A while ago, while wandering the aisles of Sam’s Club back when I had to drive two hours to get there and I took full advantage of looking at every.single.item, I spotted a little package of chocolate yumminess basically consisting of pretzels doused in caramel and chocolate with a sprinkling of sea salt.
And I knew I had to try it. Admittedly, I’m a total sucker for anything dark chocolate packaged up in a little bag and marketed to seem specialty or gourmet.
Those people know exactly who I am and how to get me to buy their stuff.
This pretzel caramel concoction (to the commercial world, called Snappers) is insanely delicious.
I literally had to force the bag into other willing hands in order to stop before the point of no return and ruin every workout I might (key word being might) undertake for the next six months.
Of course, before handing off while devouring piece after piece, I had a lot of time for research and I realized that the ingredients + the cost = me totally making this one at a home.
It’s so simple, it almost defies a recipe but here you go. Chocolate, pretzels, caramel, chocolate, sea salt. And most of those lovely ingredients are basically just dumped on each other in a very unfancy like manner.
It’s salty and sweet and chewy and rich and totally amazing.
I took my delicious, buttery classic caramel recipe, cut it down and adapted it for this recipe. Easy, peasy. This is definitely my new favorite holiday treat. I’m well aware of my weaknesses and this divine treat is right up there. The minute I made it, I packaged it up and gave it far, far away.
For the last several years, I’ve done a fun and sweet Sugar Rush series. You can check out all the festive Sugar Rush recipes HERE – this list is filled with the best holiday baking recipes plus some gift-giving and packaging tips! I’ll be unofficially adding to it this month, as well as giving you some fabulous savory (and even a few healthy!) recipes for the holidays, too.
1 cup cream, divided (you'll use half at the beginning and the other half later on)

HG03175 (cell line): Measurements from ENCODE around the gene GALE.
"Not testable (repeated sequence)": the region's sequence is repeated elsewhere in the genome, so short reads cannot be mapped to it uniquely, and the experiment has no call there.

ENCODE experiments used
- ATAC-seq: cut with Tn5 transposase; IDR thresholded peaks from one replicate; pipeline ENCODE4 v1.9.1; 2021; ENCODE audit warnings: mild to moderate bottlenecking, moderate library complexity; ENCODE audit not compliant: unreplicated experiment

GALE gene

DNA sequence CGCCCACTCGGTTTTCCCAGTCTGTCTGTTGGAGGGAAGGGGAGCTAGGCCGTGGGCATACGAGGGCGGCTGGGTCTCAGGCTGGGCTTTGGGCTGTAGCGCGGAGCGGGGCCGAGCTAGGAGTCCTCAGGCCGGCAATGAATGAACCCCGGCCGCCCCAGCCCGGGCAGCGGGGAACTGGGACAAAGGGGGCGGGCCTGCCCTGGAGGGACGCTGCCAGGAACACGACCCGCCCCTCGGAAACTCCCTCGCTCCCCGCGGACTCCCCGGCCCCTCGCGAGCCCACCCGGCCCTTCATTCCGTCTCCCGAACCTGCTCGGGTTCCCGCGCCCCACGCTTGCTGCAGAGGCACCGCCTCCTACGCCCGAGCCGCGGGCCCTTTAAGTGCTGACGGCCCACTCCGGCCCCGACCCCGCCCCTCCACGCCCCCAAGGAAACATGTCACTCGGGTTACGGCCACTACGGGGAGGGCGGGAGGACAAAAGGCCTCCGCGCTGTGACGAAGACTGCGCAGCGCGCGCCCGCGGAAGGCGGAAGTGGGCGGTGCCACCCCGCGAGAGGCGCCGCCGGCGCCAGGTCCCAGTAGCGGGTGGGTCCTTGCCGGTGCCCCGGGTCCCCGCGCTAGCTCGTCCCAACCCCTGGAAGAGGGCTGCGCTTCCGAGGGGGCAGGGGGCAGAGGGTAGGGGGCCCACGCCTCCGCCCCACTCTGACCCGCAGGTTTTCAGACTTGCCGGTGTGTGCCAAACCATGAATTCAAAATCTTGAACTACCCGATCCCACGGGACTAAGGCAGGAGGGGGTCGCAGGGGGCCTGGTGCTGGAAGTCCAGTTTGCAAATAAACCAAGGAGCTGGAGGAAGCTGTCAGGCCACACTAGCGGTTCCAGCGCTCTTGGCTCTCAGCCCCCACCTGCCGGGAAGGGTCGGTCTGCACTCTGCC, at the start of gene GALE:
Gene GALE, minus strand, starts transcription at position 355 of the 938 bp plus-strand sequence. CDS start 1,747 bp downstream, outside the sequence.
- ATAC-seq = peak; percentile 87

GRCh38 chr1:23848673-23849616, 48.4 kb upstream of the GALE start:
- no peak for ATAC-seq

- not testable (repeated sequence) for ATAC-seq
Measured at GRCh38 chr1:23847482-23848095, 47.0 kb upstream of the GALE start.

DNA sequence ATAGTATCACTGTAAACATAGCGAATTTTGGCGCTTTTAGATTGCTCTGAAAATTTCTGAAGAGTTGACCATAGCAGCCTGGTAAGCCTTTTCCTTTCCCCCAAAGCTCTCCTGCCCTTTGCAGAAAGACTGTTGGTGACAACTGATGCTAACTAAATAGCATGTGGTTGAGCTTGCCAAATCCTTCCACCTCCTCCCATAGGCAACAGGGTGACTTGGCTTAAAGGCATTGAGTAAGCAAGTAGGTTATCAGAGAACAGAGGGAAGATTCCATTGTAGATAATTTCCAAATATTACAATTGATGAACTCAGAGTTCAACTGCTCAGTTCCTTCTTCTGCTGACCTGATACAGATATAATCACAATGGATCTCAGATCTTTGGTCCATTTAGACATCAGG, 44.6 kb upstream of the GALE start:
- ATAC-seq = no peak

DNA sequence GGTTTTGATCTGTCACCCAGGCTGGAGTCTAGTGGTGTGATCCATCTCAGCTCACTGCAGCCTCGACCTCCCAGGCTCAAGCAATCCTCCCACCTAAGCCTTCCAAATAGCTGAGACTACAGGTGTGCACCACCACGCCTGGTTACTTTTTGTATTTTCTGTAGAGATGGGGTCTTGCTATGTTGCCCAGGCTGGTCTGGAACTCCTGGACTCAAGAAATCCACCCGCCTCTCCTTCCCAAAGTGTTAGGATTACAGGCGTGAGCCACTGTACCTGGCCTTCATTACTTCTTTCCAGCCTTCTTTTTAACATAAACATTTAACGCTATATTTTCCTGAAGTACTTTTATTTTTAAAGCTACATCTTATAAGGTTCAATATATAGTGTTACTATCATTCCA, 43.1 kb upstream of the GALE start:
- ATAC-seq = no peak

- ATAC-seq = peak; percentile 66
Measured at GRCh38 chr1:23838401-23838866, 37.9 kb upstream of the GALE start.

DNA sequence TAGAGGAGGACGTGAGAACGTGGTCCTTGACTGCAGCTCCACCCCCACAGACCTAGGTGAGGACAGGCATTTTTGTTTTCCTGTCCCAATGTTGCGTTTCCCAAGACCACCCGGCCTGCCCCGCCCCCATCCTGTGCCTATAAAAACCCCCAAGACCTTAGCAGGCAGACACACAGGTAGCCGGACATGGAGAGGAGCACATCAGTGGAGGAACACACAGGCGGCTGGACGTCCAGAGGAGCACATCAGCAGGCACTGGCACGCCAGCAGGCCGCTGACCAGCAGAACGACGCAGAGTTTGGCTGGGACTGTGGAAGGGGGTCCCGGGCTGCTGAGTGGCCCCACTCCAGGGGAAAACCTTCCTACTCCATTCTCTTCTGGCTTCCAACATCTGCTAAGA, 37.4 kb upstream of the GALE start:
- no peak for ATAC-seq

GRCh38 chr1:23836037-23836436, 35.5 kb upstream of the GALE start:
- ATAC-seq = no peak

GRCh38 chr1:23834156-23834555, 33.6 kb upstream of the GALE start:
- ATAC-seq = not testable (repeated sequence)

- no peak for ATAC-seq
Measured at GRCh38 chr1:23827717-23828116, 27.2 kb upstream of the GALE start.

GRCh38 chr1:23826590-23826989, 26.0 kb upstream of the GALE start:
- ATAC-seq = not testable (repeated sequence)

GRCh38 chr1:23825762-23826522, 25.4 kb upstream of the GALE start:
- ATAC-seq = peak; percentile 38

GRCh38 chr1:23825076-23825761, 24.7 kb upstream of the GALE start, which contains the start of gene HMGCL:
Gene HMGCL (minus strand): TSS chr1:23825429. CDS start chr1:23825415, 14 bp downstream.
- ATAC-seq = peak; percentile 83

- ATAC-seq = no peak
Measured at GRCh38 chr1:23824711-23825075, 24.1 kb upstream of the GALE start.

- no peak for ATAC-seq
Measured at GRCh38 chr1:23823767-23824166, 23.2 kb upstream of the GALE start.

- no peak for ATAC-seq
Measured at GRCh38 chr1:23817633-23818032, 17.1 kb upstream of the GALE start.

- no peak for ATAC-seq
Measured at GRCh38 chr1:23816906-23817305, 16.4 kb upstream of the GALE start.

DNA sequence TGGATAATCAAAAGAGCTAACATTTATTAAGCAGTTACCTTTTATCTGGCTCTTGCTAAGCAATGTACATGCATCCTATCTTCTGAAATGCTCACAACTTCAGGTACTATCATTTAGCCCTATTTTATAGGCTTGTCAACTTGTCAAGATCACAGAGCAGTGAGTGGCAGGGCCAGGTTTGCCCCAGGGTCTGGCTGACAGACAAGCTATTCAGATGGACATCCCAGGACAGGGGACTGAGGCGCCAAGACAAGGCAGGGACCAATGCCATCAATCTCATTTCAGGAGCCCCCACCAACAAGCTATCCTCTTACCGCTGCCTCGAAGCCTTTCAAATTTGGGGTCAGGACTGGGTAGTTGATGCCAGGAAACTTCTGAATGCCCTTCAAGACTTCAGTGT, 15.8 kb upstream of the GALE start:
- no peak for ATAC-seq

1/2 teaspoon pure vanilla extract
8 ounces pretzel twists (half of a regular 16-ounce bag)
12 ounces chocolate chips or chopped baking chocolate, divided
Sea salt for sprinkling
For the caramel, in a medium heavy-bottomed saucepan, add the butter, salt, corn syrup, sugar and 1/2 cup cream. Set the pot over medium-low heat and gently melt the ingredients until the mixture is smooth and the butter is completely melted (don't rush this step by cranking up the heat).
Increase the heat just slightly to bring the mixture to a simmer. Clip a candy thermometer to the side of the pot and simmer on medium-low (or whatever temperature needed to maintain at a simmer without burning) without stirring until the caramel reaches 236 degrees.
Pour in the remaining 1/2 cup cream and again, without stirring, cook the mixture until it reaches 245-248 degrees on the candy thermometer. Off the heat, swirl in the vanilla.
Let the caramel rest for 10-15 minutes before using.
Meanwhile, line a large, rimmed baking sheet with parchment paper.
Melt 8 ounces of the chocolate gently in the microwave or in a double boiler until smooth (don't overheat or it will seize or bloom, which is when it gets the white, grainy streaks throughout). Spread the chocolate evenly over the parchment. Before it sets while still wet, sprinkle about 8 ounces of the pretzel twists over the top. It's ok if the pretzel twists are overlapping a bit. Gently press them into the chocolate (the caramel will act as the glue that keeps everything together).
Once the caramel has cooled just slightly, drizzle it across the top of all the pretzels. Sprinkle the remaining chocolate chips (or chopped baking chocolate, if using) over the warm caramel and let it sit until the chocolate melts (alternately, you can let the caramel harden and set and then melt the remaining chocolate and drizzle over the top). Once the chocolate has melted, spread lightly with a knife or thin metal spatula. Sprinkle with sea salt. Let rest until the chocolate on top has hardened.
Tear or cut into pieces to give as gifts or to eat (be careful not to devour the entire batch!).